Edward Weston was one of the most influential photographers of the 20th century, and in this episode of Advancing Your Photography we learn the extreme technique he used to capture one of his most famous still life photos.
Instagram just released a small update that will make a huge difference if you're active on the photo sharing app: threaded comment replies.
Venus Optics has announced the price and delivery date of the second lens to join its Zero-D line up: the 15mm F2 for Sony’s E mount. A lens they've dubbed, "the world's fastest 15mm rectilinear lens for full-frame."
Cinnac is a new social network for photographers that will help you separate your good photos from your great ones through a Tinder-like community-based rating system.
The Canon EF 35mm F2 IS USM is an understated jewel of a lens, and one that we've enjoyed on a variety of cameras since its release almost five years ago. Its relatively small size and image stabilization make it a versatile tool for a variety of photography - check out our sample gallery.
You don't need a fancy studio or tons of gear to capture the kind of classic product photography you see in magazines. In this video, Dustin Dolby shows you how to do it with just a couple of speedlights and some know-how.
The life-logging camera is trying to make a comeback. Say hello to FrontRow, a live-streaming enabled life-logging camera from Ubiquiti that hangs on a necklace like a pendant.
When a prospective client approaches you, don't just say "yes" right away. Here's a useful list of questions you should be asking before you decide to take the job and name your price.
Samsung just revealed a blazing-fast new Solid State Drive capable of data transfer speeds of up to 540MB/s.
DJI has developed a 'Local Data Mode' that lets pilots fly without being connected to the Internet. The mode should calm recent fears over data privacy and security when flying DJI drones.
After 1.7 million downloads on Apple computers since the launch in November 2015, Aurora HDR will be available for Windows PCs for the first time with the 2018 release.
The company behind the new Meyer Optik Goerlitz lens manufacturing business has formed a new brand to bring back the Biotar 75mm F1.5 that was made by Carl Zeiss Jena in the 1940s and 50s.
The updated Qualcomm Spectra system is a dual-camera setup that is capable of sensing depth and motion in real time.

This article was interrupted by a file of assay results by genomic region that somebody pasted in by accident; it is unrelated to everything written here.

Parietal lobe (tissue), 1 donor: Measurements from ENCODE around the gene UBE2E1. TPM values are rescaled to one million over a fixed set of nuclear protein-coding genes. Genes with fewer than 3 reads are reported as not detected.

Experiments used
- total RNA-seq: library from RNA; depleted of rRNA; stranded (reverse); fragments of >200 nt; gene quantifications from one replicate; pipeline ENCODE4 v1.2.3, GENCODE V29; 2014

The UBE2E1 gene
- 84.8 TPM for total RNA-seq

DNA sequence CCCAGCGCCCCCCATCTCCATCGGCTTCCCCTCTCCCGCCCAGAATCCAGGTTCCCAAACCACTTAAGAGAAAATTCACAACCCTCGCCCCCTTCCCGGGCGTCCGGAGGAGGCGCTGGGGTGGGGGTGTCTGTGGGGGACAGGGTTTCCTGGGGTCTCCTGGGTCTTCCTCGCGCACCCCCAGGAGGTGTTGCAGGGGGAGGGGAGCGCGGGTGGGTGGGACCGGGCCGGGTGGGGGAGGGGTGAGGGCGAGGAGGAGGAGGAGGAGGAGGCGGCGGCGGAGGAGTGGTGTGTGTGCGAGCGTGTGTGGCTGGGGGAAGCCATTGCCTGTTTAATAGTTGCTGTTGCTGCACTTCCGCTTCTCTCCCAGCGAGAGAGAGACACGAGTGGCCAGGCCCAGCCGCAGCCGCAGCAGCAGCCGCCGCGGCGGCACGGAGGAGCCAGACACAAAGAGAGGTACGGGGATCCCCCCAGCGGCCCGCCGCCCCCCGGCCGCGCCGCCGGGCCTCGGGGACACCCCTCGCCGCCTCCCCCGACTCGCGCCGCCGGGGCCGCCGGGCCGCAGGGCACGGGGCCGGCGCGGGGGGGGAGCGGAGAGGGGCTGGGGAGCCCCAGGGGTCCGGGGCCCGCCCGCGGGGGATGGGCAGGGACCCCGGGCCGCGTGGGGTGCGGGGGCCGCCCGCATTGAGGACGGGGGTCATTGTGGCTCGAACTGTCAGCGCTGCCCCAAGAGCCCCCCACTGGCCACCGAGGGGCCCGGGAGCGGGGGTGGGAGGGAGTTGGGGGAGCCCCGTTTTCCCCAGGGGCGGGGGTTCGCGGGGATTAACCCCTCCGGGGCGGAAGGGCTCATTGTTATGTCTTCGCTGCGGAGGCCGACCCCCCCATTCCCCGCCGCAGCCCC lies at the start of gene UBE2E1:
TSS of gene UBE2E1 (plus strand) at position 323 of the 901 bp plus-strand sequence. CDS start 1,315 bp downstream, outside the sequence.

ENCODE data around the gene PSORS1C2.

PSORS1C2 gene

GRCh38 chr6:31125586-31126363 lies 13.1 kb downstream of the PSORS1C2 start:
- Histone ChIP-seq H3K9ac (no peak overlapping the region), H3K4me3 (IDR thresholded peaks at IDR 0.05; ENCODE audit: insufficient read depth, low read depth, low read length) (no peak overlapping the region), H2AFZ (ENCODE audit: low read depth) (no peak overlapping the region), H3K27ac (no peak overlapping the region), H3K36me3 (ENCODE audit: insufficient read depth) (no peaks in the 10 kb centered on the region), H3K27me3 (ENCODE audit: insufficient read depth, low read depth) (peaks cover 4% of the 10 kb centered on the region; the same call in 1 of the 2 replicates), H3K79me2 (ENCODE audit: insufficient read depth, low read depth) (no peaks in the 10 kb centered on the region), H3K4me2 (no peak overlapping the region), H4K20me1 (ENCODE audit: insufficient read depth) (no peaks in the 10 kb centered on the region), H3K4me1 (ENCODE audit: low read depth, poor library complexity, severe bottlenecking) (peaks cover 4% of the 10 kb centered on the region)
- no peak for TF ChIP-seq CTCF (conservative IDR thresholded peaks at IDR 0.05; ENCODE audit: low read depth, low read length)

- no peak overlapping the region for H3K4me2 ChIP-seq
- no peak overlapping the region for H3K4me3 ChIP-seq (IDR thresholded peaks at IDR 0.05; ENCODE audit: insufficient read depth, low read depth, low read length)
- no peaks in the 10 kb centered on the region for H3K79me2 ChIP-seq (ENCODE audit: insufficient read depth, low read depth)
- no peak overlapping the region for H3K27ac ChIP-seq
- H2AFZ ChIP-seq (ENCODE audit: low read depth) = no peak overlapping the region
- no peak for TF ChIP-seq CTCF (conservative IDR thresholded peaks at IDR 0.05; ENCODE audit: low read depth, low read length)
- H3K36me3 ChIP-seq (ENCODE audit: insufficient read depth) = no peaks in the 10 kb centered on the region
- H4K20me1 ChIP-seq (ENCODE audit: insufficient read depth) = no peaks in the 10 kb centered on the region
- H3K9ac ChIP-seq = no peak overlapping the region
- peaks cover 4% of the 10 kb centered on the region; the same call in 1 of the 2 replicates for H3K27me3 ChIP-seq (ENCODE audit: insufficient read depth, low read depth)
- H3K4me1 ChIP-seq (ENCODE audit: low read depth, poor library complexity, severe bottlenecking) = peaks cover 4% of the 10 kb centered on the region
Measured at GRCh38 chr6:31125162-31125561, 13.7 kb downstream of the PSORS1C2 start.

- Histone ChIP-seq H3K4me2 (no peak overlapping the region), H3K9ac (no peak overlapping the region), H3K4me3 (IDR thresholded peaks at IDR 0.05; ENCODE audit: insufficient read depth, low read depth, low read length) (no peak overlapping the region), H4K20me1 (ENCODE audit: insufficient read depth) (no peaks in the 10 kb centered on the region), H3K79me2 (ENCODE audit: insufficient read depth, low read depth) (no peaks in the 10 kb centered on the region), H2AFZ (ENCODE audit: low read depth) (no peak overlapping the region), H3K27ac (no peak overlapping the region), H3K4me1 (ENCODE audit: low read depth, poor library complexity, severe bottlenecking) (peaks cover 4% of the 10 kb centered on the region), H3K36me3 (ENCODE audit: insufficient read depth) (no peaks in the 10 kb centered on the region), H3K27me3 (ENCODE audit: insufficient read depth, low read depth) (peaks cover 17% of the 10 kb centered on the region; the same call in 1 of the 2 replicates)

A sizable swath of the United States will be treated to a total eclipse of the heart – er, sun – in just under a week. Here are a few excellent guides to help you photograph this rare occasion.
f11 Magazine—an ad-supported, free magazine for 'photographers and aficionados' that focused on photos rather than gear—is suspending publication due to financial troubles.
The Minolta MC Rokkor-X 40-80mm F2.8 is unlike any zoom lens you've probably ever seen. Instead of a helicoid, it uses a gearbox, and because of this it's still one of the sharpest zoom lenses out there.
If you're looking to switch to Sony, the company's new limited-time "α trade up" promotion can snag you up to $500 + trade-in value towards a brand new a9, a7 II, a7R II, or a7S II when you hand over your DSLR or mirrorless camera.
The Google Camera app exclusive to the company's own Pixel phone has been unofficially ported to other Android devices. If you're willing to take the risk of installing, you can now use features like HDR+ on the Galaxy S8, LG G6, OnePlus 5, and more.
49-year-old David Hilos is known by the Singapore photography community as the 'camera whisperer.' When a service center says a camera is beyond repair, Hilos can usually coax it back to life.
Photographer Ryan Kelly captured one of the most viral and graphic images of the horrifying events in Charlottesville, VA this weekend. This is the harrowing story behind that photograph.
Data storage manufacturer Synology has added a new, lower-cost NAS to its DiskStation j line that has a maximum capacity of 40TB, and which is aimed at home users and photography enthusiasts.
We hate to be the bearer of bad news, but here it is: the $500 interchangeable lens camera is about to go the way of the $200 compact.
On April 16, 2016 disaster struck in Kumamoto in the form of an unprecedented 7.0 magnitude earthquake. Here is the public's first look at Sony's sensor factory during the quake, the resulting damage and the efforts to restore operations.
Last August, travel photographer and Resource Travel editor Michael Bonocore escaped to the island of Tahiti for a month of cool adventures and amazing photography.
Curious just how tough Nikon's KeyMission 360 action camera really is? This one got chewed on by a tiger for several minutes and recorded the whole thing.
The EOS 6D Mark II is essentially a full frame version of the EOS 80D. However, we weren't exactly bowled-over by it, when we reviewed it. Does that mean it's not worth the cost of upgrading? Let us walk you through the differences.